Texas Man in His 30s Dies from Flesh-Eating Bacterial Infection After Eating Raw Oysters as Fears Grow After Rapid Surge in Deaths

The man was said to have underlying health problems, which may have contributed to his vulnerability to the Vibrio infection.

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A Texan man has died after eating raw oysters at a restaurant during the Labor Day weekend, FOX 26 reported. According to local health authorities, the man, whose identity has not been revealed, contracted a Vibrio vulnificus infection by injecting the bacteria found in warm, coastal waters and was likely acquired when he consumed the oysters.

Authorities have determined that the cause of the man's death was Vibrio vulnificus, a type of bacteria typically found in seawater that can infect people who consume raw or uncooked cooked shellfish and those who swim in warmer coastal waters, especially if they have an open wound. The man is believed to be in his 30s.

Food Turns Fatal

Vibrio vulnificus
Vibrio vulnificus Twitter

Medical professionals have reported a surge in Vibrio infections across the United States. The Centers for Disease Control and Prevention (CDC) have issued an alert regarding the issue this year. Tragically, at least 12 Americans have lost their lives due to Vibrio infections thus far this year.

While relatively uncommon, with only approximately 150 to 200 such deaths reported to the CDC each year, recent research from Florida Atlantic University has characterized "flesh-eating" Vibrio bacteria as the primary cause of death in humans resulting from marine environments.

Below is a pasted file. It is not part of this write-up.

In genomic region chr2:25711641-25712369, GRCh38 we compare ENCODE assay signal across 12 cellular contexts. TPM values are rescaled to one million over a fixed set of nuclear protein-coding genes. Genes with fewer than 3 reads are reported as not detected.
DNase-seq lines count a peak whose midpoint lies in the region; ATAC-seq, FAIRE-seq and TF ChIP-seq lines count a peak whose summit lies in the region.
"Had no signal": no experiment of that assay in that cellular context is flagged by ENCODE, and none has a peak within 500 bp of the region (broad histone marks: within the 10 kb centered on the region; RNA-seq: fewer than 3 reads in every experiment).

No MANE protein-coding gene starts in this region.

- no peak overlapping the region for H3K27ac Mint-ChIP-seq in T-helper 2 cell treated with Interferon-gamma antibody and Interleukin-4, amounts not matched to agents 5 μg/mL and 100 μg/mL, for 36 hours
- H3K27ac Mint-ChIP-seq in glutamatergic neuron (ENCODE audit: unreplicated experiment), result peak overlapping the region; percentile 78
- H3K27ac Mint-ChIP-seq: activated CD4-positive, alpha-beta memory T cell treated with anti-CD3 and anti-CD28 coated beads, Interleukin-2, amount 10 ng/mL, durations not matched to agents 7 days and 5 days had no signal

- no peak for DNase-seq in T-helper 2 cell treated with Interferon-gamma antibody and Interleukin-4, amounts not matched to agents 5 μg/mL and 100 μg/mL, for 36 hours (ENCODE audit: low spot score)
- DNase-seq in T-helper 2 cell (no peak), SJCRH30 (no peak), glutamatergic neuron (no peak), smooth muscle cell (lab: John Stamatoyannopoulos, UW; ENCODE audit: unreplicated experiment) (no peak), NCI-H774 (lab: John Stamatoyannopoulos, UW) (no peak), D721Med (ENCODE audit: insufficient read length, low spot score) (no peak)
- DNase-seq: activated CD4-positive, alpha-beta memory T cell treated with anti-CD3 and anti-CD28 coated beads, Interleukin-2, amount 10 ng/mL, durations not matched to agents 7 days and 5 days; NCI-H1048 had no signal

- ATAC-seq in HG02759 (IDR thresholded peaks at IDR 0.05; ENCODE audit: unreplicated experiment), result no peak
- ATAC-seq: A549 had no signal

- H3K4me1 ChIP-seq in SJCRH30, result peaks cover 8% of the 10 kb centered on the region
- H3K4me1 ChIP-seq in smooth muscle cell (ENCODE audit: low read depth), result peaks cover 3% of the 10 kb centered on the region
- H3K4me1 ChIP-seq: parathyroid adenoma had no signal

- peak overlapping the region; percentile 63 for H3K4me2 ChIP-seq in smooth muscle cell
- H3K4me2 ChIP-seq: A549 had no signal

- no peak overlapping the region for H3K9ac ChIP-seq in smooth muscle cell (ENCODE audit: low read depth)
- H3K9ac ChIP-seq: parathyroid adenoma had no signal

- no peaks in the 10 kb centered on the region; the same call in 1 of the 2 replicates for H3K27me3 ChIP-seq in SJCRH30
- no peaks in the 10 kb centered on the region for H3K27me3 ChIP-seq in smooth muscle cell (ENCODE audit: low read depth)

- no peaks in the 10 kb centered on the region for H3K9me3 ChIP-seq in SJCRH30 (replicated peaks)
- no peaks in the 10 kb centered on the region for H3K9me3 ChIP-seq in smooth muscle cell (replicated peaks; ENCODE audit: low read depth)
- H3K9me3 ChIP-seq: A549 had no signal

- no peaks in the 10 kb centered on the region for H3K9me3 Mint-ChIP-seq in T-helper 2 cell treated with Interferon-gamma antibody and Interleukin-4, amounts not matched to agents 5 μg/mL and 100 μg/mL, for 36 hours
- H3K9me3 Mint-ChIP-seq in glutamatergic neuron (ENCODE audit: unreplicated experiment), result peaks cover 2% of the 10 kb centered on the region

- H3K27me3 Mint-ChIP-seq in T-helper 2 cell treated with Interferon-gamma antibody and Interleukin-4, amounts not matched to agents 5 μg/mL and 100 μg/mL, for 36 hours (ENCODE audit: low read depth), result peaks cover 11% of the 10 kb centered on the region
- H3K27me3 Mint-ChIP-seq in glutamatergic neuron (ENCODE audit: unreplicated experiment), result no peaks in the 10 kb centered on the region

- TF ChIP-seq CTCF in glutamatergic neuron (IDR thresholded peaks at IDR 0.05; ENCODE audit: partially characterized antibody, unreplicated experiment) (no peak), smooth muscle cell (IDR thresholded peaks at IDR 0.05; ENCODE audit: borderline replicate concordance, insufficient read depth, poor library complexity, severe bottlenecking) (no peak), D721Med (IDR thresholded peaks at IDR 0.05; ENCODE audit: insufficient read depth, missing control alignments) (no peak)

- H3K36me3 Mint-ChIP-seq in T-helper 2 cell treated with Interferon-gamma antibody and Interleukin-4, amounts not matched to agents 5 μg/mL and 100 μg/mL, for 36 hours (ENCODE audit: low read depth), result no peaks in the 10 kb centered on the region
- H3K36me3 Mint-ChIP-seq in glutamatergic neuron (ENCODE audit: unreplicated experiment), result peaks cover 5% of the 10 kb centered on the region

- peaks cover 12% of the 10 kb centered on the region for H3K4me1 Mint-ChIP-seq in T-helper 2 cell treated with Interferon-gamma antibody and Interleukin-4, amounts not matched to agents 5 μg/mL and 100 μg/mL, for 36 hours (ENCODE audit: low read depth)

Additionally, there is concern among officials as floodwaters from Hurricane Idallia have recently disseminated the bacteria in southern waters.

The man in his thirties, whose identity, as well as the restaurant he dined at, is being shielded by local health authorities, had his meal on Tuesday and was admitted to the hospital two days later. Unfortunately, he succumbed to his illness by the weekend, as per reports.

The man was said to have underlying health problems, which may have contributed to his vulnerability to the Vibrio infection.

"He was taking some drugs that made him immunosuppressed," said Dr. Philip Keiser of the Galveston County Health District, according to ABC 13. "He also had problems with his liver."

"The conditions that he had really predisposed him to an overwhelming infection," Keiser said.

Tracing the Killer

Raw oysters
Raw oysters. Twitter

To gain a better understanding of the situation, Keiser and his department have initiated measures to identify the origin of the contamination.

"We've actually gone to the restaurant where he was eating, and we pulled the oysters from the shelf. There are tags to them, so we can identify the lots, and the state is actually analyzing them to see if we can find the bug in a particular lot of oysters," he added.

In July, Vibrio bacteria led to the deaths of two people in Connecticut, with one contracting the infection through open wounds in water and the other from consuming raw shellfish from outside the state.

Also, a resident from Suffolk County on Long Island also passed away due to complications related to Vibrio this summer.

Vibrio infections can progress rapidly, causing conditions such as sepsis, shock, and the development of extensive blisters that damage body tissues, as described by the Cleveland Clinic.

Symptoms of Vibrio infections typically manifest within a 24-hour period and may include nausea, vomiting, diarrhea, dizziness, confusion, fever, chills, skin redness or rash, fluid-filled blisters, and an elevated heart rate.